Updates/Modifications: The 2D table
dp
is updated within the nested loop. Each celldp[i][j]
keeps track of the minimum sum to make the substrings ending at characterss1[i1]
ands2[j1]
equal. This is an ongoing representation of our solution for the given substrings.Invariant: Throughout the code, the invariant maintained is the property that
dp[i][j]
stores the minimum sum of ASCII values to make the two substringss1[0..i]
ands2[0..j]
equal. This invariant is necessary to fulfill the problem’s requirements, and it’s maintained throughout all the iterations and updates.Final Output: The final output
dp[m][n]
represents the minimum sum of ASCII values that we need to delete to make the entire stringss1
ands2
equal. It satisfies the problem’s requirement by providing the minimum possible sum of ASCII values of the deleted characters.
Coding Constructs
HighLevel Strategies: This code utilizes a dynamic programming (DP) strategy, which is an approach that solves complex problems by breaking them down into simpler, overlapping subproblems. The solution for each subproblem is stored and reused when needed, resulting in a more efficient solution.
Explaining to a Nonprogrammer: Imagine you have two stacks of alphabet blocks and you want to make them identical by removing as few blocks as possible. You start from the top of the stacks and if the topmost blocks are the same, you leave them as is. If they’re different, you remove the block that causes the least disruption (in this case, the block with the lower ASCII value). This code essentially follows the same approach but for two strings of characters.
Logical Elements: The key logical constructs here are loops and conditionals. Loops are used to iterate over the characters in the strings and conditionals are used to determine whether characters should be removed or left intact.
Algorithmic Approach: The code begins by initializing a twodimensional array that stores the minimum ASCII sum needed to make two substrings equal. It then populates the first row and column to handle the scenario where one string is empty. The main part of the code involves two nested loops, one for each string. For each pair of characters, it checks if they’re equal. If they are, no deletion is necessary. If they’re not, it calculates the sum if each character were to be deleted and keeps the smaller one. Finally, it returns the value in the last cell of the array which represents the minimum sum for the entire strings.
Key Steps: The key steps in the code include:
 Initialization of a twodimensional array that acts as a DP table.
 Populating the first row and column of the DP table.
 Using nested loops to iteratively compute the minimum sum for each pair of characters.
 Making decisions based on comparisons and keeping track of the minimum sum in the DP table.
 Returning the final minimum sum from the last cell of the DP table.
Algorithmic Patterns: The main pattern in this code is dynamic programming. The code maintains a DP table that stores solutions to subproblems, with each subproblem representing the scenario for a substring of the original strings. It uses these stored solutions to solve larger subproblems, thus eliminating redundant computations and optimizing the overall solution.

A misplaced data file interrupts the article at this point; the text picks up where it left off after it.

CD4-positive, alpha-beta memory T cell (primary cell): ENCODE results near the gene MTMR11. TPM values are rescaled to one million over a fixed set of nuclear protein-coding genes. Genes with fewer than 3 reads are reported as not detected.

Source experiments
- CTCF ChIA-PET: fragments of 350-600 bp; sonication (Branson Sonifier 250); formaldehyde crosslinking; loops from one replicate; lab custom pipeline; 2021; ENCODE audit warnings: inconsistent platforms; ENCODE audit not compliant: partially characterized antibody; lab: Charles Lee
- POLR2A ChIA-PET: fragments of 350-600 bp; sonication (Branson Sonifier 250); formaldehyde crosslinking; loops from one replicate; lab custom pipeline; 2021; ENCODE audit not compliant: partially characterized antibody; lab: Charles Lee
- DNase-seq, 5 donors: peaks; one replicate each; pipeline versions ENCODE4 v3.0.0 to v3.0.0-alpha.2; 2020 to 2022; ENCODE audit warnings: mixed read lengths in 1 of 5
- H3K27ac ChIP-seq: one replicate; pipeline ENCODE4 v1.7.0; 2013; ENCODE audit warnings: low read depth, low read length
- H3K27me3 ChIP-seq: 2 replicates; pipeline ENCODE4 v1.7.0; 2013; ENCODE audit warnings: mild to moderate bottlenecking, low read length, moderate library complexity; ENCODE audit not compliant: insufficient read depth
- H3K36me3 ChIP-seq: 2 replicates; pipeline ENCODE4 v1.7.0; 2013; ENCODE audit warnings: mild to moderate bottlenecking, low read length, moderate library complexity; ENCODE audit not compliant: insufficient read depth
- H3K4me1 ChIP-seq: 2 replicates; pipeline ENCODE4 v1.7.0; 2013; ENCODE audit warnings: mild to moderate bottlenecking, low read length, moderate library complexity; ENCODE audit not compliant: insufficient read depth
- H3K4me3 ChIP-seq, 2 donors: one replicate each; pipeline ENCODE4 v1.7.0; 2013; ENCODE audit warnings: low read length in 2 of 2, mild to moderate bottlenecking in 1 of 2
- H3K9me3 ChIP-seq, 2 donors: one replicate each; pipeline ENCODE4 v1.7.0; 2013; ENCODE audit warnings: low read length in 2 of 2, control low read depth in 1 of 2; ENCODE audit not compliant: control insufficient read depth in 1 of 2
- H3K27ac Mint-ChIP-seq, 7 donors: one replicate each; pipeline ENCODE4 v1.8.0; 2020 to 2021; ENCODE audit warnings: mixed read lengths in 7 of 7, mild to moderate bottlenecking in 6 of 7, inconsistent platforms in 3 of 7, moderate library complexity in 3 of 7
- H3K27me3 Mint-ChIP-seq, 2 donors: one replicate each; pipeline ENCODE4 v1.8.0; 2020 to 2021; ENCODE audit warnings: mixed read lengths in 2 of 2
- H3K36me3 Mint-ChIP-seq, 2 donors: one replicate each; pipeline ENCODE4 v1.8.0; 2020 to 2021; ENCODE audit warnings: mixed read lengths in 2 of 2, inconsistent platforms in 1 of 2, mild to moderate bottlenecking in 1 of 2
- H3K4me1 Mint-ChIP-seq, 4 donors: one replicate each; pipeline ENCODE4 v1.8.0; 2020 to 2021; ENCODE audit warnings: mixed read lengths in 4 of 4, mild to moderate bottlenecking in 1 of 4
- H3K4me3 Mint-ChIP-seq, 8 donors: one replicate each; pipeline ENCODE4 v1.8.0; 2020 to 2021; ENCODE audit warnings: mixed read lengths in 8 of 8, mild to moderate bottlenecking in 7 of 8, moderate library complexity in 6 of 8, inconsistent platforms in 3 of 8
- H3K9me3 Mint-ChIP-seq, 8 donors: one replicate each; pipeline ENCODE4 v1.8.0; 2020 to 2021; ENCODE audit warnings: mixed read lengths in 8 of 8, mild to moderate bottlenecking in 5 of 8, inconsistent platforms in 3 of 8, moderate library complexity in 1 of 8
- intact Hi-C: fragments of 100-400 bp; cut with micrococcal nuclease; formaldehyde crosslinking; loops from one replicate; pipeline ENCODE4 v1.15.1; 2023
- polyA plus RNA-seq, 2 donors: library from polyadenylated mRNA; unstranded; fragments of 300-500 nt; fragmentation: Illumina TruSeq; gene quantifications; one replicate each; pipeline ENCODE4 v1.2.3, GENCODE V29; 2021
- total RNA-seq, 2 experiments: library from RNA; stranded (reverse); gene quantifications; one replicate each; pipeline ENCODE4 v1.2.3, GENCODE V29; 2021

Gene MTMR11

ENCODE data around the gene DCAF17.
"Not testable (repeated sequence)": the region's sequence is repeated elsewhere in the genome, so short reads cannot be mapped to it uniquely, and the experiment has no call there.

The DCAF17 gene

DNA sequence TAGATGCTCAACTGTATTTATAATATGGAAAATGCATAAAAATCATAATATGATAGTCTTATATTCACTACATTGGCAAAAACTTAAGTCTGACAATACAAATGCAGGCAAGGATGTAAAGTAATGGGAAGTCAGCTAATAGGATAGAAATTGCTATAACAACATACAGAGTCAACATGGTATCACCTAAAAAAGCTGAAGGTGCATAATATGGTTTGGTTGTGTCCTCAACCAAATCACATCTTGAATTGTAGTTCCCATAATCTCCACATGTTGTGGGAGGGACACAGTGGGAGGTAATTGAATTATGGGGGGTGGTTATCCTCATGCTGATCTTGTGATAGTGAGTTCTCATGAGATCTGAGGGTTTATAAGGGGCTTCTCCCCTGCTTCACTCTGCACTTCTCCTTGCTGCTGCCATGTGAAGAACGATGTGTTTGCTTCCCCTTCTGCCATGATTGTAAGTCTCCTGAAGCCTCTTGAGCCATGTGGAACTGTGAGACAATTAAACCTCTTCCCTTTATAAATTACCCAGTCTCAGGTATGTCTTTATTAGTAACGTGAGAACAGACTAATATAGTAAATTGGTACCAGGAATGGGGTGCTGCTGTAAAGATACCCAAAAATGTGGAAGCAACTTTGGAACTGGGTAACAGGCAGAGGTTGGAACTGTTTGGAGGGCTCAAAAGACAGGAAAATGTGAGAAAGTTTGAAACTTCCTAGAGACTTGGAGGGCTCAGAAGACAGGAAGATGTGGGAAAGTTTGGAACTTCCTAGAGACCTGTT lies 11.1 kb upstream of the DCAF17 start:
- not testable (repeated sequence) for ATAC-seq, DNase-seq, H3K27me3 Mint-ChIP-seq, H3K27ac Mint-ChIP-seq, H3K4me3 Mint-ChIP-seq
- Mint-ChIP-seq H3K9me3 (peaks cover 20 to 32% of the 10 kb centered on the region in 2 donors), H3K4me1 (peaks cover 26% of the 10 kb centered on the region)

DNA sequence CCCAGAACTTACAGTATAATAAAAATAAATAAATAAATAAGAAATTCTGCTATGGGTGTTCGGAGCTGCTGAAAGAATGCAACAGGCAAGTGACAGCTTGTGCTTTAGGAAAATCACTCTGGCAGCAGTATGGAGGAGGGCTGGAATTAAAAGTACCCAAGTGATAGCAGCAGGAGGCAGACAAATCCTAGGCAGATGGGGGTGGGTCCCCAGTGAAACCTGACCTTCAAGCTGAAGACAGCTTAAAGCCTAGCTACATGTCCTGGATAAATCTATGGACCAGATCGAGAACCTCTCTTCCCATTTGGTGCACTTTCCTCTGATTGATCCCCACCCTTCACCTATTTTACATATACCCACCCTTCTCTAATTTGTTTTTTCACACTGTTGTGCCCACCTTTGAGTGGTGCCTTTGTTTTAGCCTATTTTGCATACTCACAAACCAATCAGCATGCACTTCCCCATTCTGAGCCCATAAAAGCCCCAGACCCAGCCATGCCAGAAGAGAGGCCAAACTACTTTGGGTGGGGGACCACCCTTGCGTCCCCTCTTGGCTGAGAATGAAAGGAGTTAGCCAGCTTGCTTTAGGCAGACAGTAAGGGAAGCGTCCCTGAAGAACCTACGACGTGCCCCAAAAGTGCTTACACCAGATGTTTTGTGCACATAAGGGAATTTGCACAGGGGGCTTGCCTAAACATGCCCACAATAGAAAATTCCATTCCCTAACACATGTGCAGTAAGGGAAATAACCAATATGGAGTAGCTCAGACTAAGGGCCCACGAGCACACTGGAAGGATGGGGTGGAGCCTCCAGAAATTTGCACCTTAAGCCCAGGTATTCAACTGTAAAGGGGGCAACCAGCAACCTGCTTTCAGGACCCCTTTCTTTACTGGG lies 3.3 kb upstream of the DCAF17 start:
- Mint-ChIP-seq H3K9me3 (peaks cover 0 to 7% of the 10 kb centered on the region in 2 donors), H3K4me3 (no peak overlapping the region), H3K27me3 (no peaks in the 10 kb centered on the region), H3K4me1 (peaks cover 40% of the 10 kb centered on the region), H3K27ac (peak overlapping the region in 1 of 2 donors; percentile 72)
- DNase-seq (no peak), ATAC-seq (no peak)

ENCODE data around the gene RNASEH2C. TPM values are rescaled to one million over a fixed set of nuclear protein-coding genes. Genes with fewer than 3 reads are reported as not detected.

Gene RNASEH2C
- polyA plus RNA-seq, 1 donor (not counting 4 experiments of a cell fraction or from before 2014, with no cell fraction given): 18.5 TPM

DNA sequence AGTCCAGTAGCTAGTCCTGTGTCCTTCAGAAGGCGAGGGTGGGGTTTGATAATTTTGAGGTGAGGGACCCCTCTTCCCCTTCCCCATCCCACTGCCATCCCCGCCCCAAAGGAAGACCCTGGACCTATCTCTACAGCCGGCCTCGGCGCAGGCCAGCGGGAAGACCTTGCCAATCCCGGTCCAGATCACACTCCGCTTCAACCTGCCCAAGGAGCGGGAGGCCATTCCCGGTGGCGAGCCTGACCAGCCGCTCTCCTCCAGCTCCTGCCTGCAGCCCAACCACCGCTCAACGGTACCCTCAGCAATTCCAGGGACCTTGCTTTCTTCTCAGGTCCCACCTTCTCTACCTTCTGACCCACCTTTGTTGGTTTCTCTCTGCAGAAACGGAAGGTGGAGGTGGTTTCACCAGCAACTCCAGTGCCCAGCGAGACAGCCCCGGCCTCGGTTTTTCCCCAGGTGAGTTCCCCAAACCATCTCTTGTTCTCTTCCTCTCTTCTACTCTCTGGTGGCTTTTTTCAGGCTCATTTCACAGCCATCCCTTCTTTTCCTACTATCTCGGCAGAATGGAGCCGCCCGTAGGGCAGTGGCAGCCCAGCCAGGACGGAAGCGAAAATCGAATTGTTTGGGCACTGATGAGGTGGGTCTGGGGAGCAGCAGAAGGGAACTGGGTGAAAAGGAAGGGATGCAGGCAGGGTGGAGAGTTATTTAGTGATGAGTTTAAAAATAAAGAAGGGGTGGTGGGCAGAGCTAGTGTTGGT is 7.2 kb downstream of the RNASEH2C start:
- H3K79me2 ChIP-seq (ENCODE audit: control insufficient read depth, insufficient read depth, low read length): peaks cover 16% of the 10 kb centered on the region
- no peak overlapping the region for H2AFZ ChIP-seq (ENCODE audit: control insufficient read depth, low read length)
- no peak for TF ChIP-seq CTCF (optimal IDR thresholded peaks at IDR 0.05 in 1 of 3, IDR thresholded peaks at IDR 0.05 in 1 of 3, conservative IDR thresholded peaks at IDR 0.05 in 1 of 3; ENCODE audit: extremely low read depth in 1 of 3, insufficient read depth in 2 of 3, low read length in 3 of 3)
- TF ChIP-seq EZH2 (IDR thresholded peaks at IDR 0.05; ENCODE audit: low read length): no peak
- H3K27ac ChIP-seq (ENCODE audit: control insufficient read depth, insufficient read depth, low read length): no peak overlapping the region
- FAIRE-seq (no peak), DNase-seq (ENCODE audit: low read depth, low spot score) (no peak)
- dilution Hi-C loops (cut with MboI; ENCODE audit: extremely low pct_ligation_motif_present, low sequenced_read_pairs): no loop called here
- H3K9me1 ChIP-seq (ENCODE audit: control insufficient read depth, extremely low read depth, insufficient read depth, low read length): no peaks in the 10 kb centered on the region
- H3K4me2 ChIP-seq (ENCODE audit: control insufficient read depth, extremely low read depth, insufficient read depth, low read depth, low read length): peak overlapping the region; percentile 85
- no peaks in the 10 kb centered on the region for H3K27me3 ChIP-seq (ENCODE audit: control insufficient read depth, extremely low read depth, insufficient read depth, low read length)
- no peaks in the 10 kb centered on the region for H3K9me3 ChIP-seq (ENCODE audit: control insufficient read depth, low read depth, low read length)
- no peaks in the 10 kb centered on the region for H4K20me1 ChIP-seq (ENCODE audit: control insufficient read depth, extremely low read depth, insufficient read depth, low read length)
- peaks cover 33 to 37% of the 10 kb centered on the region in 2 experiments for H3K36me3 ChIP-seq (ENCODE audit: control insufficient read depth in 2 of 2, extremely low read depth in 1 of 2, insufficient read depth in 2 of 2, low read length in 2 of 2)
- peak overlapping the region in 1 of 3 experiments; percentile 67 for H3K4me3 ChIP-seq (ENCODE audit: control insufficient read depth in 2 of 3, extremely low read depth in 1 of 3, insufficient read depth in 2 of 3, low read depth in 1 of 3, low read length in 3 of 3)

Language Agnostic Coding Drills
Dissecting Code into Concepts:
a. Variables and Data Types: Understanding and using different data types like integers, strings, and arrays.
b. Looping Constructs: Familiarity with using looping constructs like forloops to iterate over arrays or other data structures.
c. Conditional Statements: Ability to use conditional (ifelse) statements to execute different code blocks based on certain conditions.
d. Array Manipulation: Knowledge of how to create and manipulate arrays, specifically twodimensional arrays in this case.
e. Dynamic Programming: Comprehending the concept of dynamic programming and how it can be applied to optimize solutions by storing and reusing results of subproblems.
Listing Concepts in Order of Increasing Difficulty:
a. Variables and Data Types: This is usually one of the first concepts learned in programming. Understanding variables and basic data types is fundamental to writing any code.
b. Looping Constructs: Once you have the basics down, learning how to use loops is typically the next step. This allows you to perform repeated actions on sets of data.
c. Conditional Statements: This adds a level of complexity because it introduces decision making into the code. The code can now take different paths based on certain conditions.
d. Array Manipulation: While arrays are one of the more basic data structures, working with twodimensional arrays, as is required in this problem, can be more challenging due to their nested nature.
e. Dynamic Programming: This is typically considered a more advanced concept as it requires not only a good understanding of the problem at hand but also the ability to identify and express it in terms of overlapping subproblems. It requires strategic planning and careful implementation.
ProblemSolving Approach:
a. Variables and Data Types: Start by identifying the variables needed and their types. In this problem, we need two strings (s1 and s2) and a twodimensional array (dp) to keep track of the minimum ASCII sum for the substrings.
b. Looping Constructs: We then identify that we need to traverse the strings. We see that we need to iterate over each character in the strings, so we use two nested forloops.
c. Conditional Statements: Within these loops, we add decisionmaking logic. If the current characters in the strings are the same, no deletion is necessary; if they’re different, we need to determine which character to delete.
d. Array Manipulation: As part of this decisionmaking logic, we also realize that we need to update our twodimensional array. We use the array to store the minimum ASCII sum for each pair of substrings, updating it based on our decisions.